#WeavethePeople

On May 14-16, 275 community “weavers” from across the country gathered at Union Market in Washington, DC to share their own personal stories, listen to the experiences of others, combat social isolation, repair fragmentation, and unite their communities and organizations in a growing movement for the common good.

Fourteen of those individuals hailed from Nebraska representing communities all across the state including Columbus, Grand Island, Grant, McCook, Nebraska City, Ogallala, Paxton, Taylor, and Lincoln. Many were there to talk about the work they had done with their local Nebraska Community Foundation community-based affiliated fund.

Weave: The Social Fabric Project is a movement led by New York Times columnist and author David Brooks. In March, in advance of the DC gathering, Brooks and his team spent 72 hours in Greater Nebraska touring communities in the NCF network in an effort to better understand the elements that make for a strong community.

Said Brooks of his Nebraska visit: “Everybody says rural America is collapsing. But I keep going to places with more moral coherence and social commitment than we have in booming urban areas. These visits prompt the same question: How can we spread the civic mind-set they have in abundance?”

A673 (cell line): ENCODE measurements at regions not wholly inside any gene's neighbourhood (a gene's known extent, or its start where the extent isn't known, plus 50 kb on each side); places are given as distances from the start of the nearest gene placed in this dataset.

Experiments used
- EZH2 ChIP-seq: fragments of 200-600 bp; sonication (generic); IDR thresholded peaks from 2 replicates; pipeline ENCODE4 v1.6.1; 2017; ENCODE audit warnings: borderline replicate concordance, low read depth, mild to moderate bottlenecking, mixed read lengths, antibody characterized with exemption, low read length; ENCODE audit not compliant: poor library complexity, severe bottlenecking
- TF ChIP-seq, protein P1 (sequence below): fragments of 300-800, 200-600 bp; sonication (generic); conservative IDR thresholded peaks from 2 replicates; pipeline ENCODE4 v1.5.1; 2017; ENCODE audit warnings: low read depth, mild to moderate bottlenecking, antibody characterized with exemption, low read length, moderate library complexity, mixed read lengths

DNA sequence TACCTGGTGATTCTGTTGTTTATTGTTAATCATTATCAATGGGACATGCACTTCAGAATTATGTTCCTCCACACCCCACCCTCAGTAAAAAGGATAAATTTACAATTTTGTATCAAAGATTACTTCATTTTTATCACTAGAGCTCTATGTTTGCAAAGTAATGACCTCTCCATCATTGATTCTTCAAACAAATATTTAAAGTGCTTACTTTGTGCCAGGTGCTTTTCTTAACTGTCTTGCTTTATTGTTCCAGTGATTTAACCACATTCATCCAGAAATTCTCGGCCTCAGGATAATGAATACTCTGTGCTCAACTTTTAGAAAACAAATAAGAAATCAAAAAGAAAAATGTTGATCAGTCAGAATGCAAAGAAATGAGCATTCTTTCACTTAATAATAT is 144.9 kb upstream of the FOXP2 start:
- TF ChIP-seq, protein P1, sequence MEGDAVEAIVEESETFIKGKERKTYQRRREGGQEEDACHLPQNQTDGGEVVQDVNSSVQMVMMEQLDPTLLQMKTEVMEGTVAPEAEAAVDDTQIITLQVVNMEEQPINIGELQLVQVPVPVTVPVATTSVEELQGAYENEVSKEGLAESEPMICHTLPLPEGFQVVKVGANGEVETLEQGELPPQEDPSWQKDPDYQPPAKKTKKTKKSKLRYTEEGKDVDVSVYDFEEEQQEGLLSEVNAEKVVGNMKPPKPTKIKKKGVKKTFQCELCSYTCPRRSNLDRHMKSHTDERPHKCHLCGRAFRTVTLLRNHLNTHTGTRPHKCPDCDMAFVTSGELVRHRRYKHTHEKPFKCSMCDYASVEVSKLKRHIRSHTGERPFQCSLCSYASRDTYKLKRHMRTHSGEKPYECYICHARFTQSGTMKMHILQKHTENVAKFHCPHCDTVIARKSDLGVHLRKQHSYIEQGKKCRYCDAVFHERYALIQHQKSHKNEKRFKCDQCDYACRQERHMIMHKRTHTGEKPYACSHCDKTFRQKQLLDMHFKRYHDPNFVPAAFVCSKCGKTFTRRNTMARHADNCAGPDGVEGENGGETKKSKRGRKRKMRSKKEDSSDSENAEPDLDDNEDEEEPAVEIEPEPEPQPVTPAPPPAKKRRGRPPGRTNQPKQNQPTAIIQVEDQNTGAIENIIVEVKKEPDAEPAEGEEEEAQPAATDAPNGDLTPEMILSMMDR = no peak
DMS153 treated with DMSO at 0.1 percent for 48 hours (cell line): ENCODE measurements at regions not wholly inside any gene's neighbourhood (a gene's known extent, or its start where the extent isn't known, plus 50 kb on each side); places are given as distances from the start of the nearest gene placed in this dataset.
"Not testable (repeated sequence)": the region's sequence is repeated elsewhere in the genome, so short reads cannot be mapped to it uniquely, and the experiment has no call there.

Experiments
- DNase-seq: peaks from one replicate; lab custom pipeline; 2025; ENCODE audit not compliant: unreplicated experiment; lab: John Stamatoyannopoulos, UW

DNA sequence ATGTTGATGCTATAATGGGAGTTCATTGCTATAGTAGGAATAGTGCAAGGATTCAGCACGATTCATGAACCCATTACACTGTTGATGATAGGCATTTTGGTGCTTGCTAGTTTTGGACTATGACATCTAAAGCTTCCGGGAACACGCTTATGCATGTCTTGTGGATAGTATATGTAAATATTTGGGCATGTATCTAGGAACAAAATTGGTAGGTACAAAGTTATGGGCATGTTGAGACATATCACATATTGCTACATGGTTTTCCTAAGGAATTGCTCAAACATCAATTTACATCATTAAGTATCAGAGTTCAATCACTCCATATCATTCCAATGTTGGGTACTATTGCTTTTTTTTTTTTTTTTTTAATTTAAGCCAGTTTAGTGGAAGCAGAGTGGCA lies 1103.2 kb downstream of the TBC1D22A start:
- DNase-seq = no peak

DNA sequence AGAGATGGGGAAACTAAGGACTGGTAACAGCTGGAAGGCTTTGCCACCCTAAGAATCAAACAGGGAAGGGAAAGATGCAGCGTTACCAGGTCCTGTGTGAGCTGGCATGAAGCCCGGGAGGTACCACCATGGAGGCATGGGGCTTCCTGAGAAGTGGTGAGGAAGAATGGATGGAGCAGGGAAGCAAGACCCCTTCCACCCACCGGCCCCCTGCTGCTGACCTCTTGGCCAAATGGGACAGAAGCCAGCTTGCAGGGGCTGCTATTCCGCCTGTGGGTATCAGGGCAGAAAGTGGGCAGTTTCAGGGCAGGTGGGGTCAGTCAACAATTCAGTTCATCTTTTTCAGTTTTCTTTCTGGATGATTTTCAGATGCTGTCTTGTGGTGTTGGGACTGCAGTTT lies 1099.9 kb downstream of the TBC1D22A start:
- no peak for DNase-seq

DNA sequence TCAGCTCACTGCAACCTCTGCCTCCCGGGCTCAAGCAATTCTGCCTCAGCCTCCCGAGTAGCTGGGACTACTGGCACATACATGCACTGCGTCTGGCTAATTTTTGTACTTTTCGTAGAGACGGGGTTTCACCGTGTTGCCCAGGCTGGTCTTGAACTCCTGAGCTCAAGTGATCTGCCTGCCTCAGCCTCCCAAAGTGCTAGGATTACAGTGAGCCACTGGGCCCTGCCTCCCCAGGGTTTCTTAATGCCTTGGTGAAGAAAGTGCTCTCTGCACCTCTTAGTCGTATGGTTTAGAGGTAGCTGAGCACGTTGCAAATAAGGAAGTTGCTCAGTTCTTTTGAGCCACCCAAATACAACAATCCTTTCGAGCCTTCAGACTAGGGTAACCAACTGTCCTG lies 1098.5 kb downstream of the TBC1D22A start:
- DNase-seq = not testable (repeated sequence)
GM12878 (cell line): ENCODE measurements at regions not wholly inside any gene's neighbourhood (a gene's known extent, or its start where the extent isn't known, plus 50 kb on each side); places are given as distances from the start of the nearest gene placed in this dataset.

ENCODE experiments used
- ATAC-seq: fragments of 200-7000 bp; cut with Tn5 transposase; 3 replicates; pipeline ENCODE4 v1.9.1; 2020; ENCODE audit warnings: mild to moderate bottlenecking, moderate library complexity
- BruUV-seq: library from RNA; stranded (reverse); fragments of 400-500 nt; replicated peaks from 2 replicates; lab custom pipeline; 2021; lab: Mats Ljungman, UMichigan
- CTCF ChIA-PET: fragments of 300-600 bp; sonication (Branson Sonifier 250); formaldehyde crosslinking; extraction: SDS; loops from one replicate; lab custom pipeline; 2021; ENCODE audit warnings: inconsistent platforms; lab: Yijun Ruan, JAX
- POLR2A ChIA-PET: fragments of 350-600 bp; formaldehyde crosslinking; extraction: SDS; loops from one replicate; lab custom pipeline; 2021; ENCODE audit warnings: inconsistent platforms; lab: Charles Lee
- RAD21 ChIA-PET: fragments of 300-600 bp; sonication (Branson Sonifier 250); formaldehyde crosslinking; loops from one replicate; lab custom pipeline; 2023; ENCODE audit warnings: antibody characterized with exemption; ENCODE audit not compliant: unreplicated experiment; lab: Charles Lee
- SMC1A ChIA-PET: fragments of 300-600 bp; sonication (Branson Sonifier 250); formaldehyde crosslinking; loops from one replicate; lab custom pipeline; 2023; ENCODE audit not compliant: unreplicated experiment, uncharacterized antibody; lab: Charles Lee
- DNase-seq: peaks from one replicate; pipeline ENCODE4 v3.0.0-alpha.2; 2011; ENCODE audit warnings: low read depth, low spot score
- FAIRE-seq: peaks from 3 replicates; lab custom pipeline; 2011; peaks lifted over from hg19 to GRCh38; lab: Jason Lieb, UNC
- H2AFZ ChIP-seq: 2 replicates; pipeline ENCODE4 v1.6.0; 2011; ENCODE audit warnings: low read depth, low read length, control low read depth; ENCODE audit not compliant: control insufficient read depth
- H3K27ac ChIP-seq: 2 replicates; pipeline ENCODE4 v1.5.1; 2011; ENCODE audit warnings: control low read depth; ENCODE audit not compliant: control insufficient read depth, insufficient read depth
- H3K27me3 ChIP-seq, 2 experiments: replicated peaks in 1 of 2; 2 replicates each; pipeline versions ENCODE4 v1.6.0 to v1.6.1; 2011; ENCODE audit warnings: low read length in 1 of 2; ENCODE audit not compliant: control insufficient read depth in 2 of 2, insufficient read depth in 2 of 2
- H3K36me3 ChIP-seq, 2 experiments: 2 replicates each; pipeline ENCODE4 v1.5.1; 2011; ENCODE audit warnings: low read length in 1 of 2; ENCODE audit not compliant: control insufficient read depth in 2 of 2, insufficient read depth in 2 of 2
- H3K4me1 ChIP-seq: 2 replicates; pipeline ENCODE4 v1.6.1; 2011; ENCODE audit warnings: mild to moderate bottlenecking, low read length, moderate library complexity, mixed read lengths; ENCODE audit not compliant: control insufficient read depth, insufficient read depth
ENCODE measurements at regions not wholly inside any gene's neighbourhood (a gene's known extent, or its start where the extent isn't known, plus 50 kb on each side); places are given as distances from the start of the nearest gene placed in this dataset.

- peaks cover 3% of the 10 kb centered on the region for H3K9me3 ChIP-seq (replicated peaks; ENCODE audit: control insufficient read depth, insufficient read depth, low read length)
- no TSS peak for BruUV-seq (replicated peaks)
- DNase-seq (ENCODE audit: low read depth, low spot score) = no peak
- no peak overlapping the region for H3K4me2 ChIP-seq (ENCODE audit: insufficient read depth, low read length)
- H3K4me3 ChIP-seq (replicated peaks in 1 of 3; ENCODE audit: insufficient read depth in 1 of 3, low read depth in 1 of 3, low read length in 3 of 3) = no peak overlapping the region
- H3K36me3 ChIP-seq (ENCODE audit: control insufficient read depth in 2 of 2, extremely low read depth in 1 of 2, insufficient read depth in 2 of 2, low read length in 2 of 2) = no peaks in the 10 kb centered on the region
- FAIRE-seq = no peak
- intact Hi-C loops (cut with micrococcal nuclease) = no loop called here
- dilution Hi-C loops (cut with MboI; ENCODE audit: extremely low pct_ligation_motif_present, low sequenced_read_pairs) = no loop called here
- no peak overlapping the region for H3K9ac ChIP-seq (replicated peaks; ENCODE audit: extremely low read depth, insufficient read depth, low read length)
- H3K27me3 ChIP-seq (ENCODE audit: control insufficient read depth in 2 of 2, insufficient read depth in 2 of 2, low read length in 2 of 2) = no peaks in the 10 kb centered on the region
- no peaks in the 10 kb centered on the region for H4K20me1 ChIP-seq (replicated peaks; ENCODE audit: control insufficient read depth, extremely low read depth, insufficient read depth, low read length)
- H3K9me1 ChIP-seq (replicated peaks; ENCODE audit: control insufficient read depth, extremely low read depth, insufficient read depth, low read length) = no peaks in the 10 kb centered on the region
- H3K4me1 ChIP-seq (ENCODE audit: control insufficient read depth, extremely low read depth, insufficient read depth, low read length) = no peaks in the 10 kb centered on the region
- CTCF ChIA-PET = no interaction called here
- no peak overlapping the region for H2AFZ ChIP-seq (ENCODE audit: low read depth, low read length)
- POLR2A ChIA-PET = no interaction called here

Over the better part of a year, the Weave team has visited dozens of communities across the United States interviewing community weavers and striving to understand what they have in common and how these qualities may be replicated in other places.

Ronda Graff and Matt Sehnert of McCook were even invited on stage to share their community success stories and reasons for joining the weaver movement. Throughout the course of the gathering, that same stage would be occupied by David Brooks and many other important authors, journalists and researchers including Jonathan Haidt, Martha Welch, David Bornstein and Katie Couric.

On May 16, David Brooks published a column in The New York Times about the #WeavethePeople conference reflecting on his experience and calling on fellow members of the media to investigate and publish more stories on the compelling solutions rather than the problems, error and conflict facing our nation. “How did we in our business get in the spot where we spend 90 percent of our coverage on the 10 percent of our lives influenced by politics and 10 percent of our coverage on the 90 percent of our lives influenced by relationship, community and the places we live in every day?” he asks. To read the full column, click here.

To read more about David Brooks’ March 2019 visit to Greater Nebraska, click here.